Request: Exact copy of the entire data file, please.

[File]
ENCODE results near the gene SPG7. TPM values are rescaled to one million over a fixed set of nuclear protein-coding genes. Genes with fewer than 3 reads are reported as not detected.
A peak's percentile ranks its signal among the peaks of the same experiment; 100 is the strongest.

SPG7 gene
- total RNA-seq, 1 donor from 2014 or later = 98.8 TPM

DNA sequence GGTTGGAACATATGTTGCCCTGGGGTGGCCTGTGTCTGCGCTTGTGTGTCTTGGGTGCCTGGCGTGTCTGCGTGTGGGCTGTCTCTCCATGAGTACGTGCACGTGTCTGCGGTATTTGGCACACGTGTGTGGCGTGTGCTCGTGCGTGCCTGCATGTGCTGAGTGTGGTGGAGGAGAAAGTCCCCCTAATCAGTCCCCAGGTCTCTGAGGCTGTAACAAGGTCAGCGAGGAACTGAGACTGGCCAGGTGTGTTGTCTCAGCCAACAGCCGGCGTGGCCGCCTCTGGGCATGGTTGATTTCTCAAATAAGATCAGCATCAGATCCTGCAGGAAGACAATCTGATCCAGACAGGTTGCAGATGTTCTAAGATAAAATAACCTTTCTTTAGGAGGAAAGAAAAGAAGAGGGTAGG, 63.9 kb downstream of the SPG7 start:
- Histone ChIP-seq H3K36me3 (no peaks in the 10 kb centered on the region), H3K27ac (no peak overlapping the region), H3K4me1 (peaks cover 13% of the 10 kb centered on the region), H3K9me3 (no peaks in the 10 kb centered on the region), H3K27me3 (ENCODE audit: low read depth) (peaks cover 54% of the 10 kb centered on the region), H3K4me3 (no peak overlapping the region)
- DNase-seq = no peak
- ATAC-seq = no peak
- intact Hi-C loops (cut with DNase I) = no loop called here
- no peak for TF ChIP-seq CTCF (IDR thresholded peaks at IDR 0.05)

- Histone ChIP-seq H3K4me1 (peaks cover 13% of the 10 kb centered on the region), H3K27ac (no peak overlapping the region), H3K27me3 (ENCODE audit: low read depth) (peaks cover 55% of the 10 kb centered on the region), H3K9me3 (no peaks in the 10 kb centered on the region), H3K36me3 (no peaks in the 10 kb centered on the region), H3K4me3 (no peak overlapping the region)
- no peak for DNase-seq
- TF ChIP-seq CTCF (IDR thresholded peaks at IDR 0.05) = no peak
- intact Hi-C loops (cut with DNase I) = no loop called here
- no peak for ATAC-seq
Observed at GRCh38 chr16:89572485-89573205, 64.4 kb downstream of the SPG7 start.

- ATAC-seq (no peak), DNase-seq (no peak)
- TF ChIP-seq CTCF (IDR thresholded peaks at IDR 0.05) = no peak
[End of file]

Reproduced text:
ENCODE results near the gene SPG7. TPM values are rescaled to one million over a fixed set of nuclear protein-coding genes. Genes with fewer than 3 reads are reported as not detected.
A peak's percentile ranks its signal among the peaks of the same experiment; 100 is the strongest.

SPG7 gene
- total RNA-seq, 1 donor from 2014 or later = 98.8 TPM

DNA sequence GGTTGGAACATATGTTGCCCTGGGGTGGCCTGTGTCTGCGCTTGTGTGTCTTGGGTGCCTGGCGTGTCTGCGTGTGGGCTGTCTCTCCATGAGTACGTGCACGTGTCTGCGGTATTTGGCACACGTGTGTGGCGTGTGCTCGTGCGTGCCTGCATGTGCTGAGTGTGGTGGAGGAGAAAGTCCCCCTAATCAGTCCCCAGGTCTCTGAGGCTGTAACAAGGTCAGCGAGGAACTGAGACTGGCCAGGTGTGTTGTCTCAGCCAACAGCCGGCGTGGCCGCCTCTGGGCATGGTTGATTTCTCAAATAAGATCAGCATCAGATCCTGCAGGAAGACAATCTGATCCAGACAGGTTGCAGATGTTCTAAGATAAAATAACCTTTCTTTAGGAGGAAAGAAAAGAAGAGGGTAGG, 63.9 kb downstream of the SPG7 start:
- Histone ChIP-seq H3K36me3 (no peaks in the 10 kb centered on the region), H3K27ac (no peak overlapping the region), H3K4me1 (peaks cover 13% of the 10 kb centered on the region), H3K9me3 (no peaks in the 10 kb centered on the region), H3K27me3 (ENCODE audit: low read depth) (peaks cover 54% of the 10 kb centered on the region), H3K4me3 (no peak overlapping the region)
- DNase-seq = no peak
- ATAC-seq = no peak
- intact Hi-C loops (cut with DNase I) = no loop called here
- no peak for TF ChIP-seq CTCF (IDR thresholded peaks at IDR 0.05)

- Histone ChIP-seq H3K4me1 (peaks cover 13% of the 10 kb centered on the region), H3K27ac (no peak overlapping the region), H3K27me3 (ENCODE audit: low read depth) (peaks cover 55% of the 10 kb centered on the region), H3K9me3 (no peaks in the 10 kb centered on the region), H3K36me3 (no peaks in the 10 kb centered on the region), H3K4me3 (no peak overlapping the region)
- no peak for DNase-seq
- TF ChIP-seq CTCF (IDR thresholded peaks at IDR 0.05) = no peak
- intact Hi-C loops (cut with DNase I) = no loop called here
- no peak for ATAC-seq
Observed at GRCh38 chr16:89572485-89573205, 64.4 kb downstream of the SPG7 start.

- ATAC-seq (no peak), DNase-seq (no peak)
- TF ChIP-seq CTCF (IDR thresholded peaks at IDR 0.05) = no peak